Top 3 Takeaways from the March FOMC
The Federal Reserve announced a much-expected interest rate hike last Wednesday, the third increase since December 2015, and added 25 basis points to the Fed’s key rate. The new target range is now from 0.75 percent to 1 percent, with two more rate hikes almost certainly coming by the end of 2016. These developments are in harmony with the Summary of Economic Projections (SEP) which suggests a total of three hikes this year, followed by another three next year.
This means the Fed believes that economic growth is picking up, and is more concerned about inflation. They are raising rates towards historically average levels, which exceeded 5 percent for most of the past few decades. Although the next few increases could push the key rate towards half the level of the historical average, it is evident that the Fed is returning to a traditional monetary policy after years of near-zero interest rates. The following chart shows the Fed funds rate since 2007.
The latest U.S. job report published last Friday showed the United States generated 235,000 new non-farm jobs in February, beating the expectations of 190,000 by Wall Street. With the unemployment rate at 4.7%, and inflation reaching the Fed’s target of 2%, it was almost certain a rate hike was on its way.
But not all were convinced by this data. The Minneapolis Federal Reserve Bank President Neel Kashkari, questioned the hike in his statement on Friday the necessity of a rate hike. Kashkari said in his statement that the labor market still shows signs of weakness and the inflation rate is still short of the 2 percent target.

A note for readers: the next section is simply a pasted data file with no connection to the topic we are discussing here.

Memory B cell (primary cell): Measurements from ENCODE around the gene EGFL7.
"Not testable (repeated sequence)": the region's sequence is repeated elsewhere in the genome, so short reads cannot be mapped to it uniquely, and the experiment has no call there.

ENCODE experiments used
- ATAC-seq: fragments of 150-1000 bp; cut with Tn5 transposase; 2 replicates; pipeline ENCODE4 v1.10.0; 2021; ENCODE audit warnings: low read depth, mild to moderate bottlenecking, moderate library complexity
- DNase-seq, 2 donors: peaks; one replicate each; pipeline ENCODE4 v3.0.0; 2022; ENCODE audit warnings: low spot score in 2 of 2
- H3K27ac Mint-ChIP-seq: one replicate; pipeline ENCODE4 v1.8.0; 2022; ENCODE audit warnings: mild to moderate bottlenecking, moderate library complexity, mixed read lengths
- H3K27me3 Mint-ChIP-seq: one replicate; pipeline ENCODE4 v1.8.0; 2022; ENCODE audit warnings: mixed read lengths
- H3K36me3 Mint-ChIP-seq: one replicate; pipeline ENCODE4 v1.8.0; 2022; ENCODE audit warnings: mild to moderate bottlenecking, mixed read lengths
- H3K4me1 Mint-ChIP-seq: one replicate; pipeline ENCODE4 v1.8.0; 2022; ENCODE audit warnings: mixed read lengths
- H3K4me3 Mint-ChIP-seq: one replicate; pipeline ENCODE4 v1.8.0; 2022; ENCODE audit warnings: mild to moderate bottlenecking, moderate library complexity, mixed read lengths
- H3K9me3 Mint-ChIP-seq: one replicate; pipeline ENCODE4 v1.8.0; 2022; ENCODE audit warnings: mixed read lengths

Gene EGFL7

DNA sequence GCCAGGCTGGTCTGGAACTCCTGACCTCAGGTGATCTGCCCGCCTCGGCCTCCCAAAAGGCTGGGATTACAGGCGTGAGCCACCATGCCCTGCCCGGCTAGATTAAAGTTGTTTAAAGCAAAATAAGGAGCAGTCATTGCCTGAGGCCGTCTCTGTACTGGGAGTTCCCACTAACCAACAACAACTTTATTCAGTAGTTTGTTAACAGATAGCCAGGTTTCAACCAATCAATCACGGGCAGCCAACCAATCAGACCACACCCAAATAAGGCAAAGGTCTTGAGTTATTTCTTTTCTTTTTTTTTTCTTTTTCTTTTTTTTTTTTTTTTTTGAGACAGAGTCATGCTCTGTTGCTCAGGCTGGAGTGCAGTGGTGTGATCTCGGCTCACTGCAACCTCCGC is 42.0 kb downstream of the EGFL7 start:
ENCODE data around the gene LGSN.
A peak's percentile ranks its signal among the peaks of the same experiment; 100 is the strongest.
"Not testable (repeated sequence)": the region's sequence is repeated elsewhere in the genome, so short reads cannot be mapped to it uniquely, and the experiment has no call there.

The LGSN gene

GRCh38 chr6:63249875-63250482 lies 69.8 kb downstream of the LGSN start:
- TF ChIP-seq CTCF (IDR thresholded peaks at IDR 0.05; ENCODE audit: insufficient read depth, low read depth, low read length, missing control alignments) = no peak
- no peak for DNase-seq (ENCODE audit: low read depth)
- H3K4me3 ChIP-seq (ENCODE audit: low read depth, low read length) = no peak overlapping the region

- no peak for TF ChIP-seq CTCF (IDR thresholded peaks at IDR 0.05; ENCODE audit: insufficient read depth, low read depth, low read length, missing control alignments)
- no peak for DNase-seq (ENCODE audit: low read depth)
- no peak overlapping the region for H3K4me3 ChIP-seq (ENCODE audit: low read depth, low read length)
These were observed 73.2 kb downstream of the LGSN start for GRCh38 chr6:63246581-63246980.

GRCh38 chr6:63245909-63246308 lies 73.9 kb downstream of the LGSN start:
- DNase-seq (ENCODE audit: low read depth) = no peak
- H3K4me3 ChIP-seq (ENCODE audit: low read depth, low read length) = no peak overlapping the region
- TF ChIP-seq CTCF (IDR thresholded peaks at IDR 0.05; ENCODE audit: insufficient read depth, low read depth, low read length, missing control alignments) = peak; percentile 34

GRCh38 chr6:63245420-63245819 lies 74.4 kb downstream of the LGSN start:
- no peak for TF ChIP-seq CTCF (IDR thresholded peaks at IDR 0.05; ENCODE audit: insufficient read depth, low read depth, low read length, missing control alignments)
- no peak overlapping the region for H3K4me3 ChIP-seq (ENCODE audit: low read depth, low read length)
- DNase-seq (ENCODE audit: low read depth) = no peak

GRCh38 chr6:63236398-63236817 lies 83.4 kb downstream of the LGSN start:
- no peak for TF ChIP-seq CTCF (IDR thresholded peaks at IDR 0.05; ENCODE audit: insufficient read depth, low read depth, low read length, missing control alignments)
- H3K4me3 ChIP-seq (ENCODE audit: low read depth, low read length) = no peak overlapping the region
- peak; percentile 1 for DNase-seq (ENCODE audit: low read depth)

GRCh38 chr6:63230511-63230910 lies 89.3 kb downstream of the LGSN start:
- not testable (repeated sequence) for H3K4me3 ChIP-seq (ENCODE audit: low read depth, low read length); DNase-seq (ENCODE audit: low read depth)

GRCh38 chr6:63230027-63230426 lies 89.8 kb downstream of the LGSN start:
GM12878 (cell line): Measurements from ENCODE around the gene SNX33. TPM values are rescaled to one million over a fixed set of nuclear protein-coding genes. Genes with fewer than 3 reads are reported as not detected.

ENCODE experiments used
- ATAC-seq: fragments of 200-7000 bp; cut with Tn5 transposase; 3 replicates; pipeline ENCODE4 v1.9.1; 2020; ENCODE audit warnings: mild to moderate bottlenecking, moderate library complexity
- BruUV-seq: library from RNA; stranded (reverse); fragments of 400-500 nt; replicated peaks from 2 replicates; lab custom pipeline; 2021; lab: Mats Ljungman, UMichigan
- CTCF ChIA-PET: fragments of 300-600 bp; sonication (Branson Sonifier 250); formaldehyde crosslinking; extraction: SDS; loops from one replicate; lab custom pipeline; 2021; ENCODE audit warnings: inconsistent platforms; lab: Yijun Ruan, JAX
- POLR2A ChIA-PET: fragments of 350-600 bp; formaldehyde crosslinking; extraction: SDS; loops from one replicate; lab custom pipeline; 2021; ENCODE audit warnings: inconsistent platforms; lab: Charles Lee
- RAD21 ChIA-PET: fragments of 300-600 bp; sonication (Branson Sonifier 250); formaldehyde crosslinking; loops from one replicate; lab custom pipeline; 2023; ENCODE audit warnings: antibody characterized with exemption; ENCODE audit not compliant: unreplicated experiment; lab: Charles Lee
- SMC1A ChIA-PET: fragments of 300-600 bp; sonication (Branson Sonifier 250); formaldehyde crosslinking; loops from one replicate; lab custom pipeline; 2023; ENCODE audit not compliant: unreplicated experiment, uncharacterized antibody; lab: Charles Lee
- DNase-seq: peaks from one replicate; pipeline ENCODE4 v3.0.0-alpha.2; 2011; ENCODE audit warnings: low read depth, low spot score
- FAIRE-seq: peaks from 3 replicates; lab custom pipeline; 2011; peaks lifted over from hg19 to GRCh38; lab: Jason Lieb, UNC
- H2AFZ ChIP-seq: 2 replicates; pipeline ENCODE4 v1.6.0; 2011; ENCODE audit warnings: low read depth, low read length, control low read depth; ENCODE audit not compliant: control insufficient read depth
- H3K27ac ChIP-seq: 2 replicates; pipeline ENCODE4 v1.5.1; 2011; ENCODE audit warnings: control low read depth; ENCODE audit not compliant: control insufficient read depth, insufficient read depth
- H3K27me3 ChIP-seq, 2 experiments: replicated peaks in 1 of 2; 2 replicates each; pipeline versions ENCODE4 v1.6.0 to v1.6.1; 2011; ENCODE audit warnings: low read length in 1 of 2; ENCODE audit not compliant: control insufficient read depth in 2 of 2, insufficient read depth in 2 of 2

The next weeks might be very exciting in the markets. Although it is generally accepted that a rate hike is bad for the stock market, and bullish for bond yields and commodities, the S&P index already surged 0.8 percent on Wednesday. Banks gain the most, as higher rates mean they are compensated more for lending. Construction and housing firms are usually hit the most, as higher borrowing costs prevent new construction projects. History shows that a week after a rate hike, on average since 1994, gold trades 0.13 percent higher, the 10-year T-Note falls 0.04 percent and S&P 500 loses 0.60 percent. The following graphic shows the U.S. Government bonds on Friday, March 17, 2017.
Another concern might be the U.S. dollar. An interest rate hike strengthens the U.S. dollar due to reduced inflationary pressure. With Trump’s promise on tax cuts and fiscal stimulus, the Fed would almost certainly need to hike faster, initiating a stronger dollar. Trump has already disapprovingly tweeted about a strong dollar, which would additionally raise an already record-high trade deficit.